Over a million developers have joined DZone.
{{announcement.body}}
{{announcement.title}}

Fear of Decoupling

DZone's Guide to

Fear of Decoupling

When it comes to object-oriented programming, are you afraid of decoupling your objects? Click here to find out more about objects with multiple interface methods.

· Java Zone ·
Free Resource

Get the Edge with a Professional Java IDE. 30-day free trial.

Objects talk to each other via their methods. In mainstream programming languages, like Java or C#, an object may have a unique set of methods together, with some methods it is forced to have because it implements certain types, also known as interfaces. My experience of speaking with many programmers tells me that most of us are pretty scared of objects that implement too many interface methods. We don't want to deal with them since they are polymorphic and, because of that, unreliable. It's a fair fear. Let's try to analyze where it comes from.

Funny Games (2007) by Michael Haneke

As usual, let's start with a simple Java example. Here is the amount of money I'm going to send to a user via, say, the PayPal API:

interface Money {
  double cents();
}


Now, here I am with the method that sends the money:

void send(Money m) {
  double c = m.cents();
  // Send them over via the API...
}


These two pieces of code are, as we call it, loosely coupled. The method send() has no idea which class is provided and how exactly the method cents() is implemented. Maybe it's a simple constant object of one dollar:

class OneDollar implements Money {
  @Override
  double cents() {
    return 100.0d;
  }
}


Or, maybe, it's a way more complex entity that makes a network connection first, in order to fetch the current USD-to-EUR exchange rate, update the database, and then return the result of some calculation:

class EmployeeHourlyRate implements Money {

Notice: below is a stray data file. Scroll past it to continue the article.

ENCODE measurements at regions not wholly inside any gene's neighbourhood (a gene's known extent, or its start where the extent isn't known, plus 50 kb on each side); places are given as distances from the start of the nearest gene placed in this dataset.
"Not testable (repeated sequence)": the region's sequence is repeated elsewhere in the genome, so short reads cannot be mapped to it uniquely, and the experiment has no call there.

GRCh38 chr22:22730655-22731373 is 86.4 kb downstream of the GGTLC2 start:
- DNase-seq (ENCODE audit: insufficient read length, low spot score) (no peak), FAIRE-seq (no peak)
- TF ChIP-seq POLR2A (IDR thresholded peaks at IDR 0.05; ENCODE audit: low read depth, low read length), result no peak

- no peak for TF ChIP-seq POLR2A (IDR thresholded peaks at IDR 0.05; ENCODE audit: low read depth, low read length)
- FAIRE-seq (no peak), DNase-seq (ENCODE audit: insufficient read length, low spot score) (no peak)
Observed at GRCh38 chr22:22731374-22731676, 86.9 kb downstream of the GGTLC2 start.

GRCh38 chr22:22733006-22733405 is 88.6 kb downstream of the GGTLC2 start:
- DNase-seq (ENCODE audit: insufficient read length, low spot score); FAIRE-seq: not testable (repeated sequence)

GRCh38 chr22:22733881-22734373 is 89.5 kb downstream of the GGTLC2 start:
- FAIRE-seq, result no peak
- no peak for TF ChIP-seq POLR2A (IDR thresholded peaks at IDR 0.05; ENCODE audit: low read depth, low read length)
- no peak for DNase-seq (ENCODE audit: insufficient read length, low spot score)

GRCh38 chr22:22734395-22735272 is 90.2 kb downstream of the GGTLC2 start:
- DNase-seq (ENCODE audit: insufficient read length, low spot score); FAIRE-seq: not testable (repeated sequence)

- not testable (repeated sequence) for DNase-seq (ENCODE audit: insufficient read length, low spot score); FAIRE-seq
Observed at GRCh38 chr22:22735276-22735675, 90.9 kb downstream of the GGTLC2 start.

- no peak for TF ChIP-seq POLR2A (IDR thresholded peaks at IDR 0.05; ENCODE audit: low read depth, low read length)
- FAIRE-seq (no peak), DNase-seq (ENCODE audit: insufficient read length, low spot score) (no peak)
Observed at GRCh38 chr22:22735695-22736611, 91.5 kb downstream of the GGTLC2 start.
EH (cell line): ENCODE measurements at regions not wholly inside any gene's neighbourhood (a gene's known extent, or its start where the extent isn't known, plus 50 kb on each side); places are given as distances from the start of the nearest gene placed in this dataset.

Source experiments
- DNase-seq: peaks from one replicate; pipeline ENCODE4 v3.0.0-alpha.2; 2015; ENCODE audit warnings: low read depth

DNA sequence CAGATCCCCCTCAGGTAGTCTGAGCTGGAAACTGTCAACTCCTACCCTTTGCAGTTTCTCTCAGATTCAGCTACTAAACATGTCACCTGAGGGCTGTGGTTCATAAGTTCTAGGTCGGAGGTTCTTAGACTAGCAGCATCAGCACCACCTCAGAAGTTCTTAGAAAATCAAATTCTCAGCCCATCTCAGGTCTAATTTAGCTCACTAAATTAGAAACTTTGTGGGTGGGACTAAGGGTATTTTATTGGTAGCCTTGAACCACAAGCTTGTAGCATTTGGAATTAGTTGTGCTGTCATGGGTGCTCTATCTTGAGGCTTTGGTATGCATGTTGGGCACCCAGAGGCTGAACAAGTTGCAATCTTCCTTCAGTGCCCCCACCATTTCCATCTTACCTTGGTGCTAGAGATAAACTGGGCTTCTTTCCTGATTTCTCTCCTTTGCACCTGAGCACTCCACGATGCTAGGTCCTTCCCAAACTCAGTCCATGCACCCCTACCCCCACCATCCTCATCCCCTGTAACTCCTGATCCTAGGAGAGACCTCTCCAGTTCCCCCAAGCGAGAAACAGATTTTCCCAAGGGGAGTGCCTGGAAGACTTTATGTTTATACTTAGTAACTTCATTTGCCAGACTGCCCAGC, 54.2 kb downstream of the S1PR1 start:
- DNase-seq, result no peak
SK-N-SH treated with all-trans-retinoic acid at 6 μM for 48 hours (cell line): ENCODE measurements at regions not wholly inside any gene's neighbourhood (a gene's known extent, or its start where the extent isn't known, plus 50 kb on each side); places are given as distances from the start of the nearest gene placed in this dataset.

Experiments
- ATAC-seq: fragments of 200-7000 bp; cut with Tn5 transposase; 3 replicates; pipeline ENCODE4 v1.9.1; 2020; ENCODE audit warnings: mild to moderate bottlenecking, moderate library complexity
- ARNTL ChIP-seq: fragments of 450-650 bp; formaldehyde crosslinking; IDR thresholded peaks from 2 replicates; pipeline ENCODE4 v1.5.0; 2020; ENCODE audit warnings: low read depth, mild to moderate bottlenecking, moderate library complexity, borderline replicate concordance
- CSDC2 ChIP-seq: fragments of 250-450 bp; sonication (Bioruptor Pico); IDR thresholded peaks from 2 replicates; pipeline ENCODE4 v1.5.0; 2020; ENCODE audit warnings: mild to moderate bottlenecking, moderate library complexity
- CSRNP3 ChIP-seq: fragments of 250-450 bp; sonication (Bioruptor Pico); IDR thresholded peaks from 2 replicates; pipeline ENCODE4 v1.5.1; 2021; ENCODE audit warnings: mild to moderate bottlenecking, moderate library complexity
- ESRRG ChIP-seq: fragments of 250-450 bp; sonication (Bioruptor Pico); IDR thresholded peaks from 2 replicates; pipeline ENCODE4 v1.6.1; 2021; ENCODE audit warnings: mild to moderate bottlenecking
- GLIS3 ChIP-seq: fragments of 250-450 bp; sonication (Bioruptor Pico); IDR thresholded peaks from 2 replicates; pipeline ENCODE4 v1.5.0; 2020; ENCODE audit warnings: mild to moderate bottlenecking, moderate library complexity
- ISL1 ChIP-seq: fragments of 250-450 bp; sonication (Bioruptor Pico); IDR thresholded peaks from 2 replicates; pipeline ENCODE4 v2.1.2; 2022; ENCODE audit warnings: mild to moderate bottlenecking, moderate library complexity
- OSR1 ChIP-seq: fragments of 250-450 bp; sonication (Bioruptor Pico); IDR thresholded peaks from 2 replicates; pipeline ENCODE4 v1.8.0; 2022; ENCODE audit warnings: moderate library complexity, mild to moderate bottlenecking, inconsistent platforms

@Override
  double cents() {
    // Fetch the exchange rate;
    // Update the database;
    // Calculate the hourly rate;
    // Return the value.
  }
}


The method send() doesn't have the knowledge of what exactly is provided as its first argument. All it can do is hope that the method cents() will do the work right. But, what if it doesn't?

If I'm a developer of the method send() and I'm fully prepared to take the blame for the mistakes my method causes, I do want to know what my collaborators are. And, I want to be absolutely sure they work — not just that they work, but that they work exactly how I expect them to. Preferably, I would like to write them myself to ensure that nobody touches them after I have implemented them. You get the sarcasm, right?

This may sound like a joke, but I have heard this argument many times. They say that "it's better to be completely sure two pieces work together, instead of relying on the polymorphism and then spending hours debugging something I didn't write." And, they are right, you know. Polymorphism — when a seemingly primitive object of type Money does whatever it wants, including HTTP requests and SQL UPDATE queries — doesn't add reliability to the entire application, does it?

No, it doesn't.

Obviously, polymorphism makes the life of the developers of this type Money and its "ancestors" way simpler, since they don't have to think about their users much. All they worry about is how to return the double when cents() is called. They don't need to care about speed, potential exceptions, memory usage, and many other things since the interface doesn't require that. It only tells them to return the double and call it a day. Let somebody else worry about everything else. Easy, huh? "But that's a childish and egoistic way of thinking," you might say!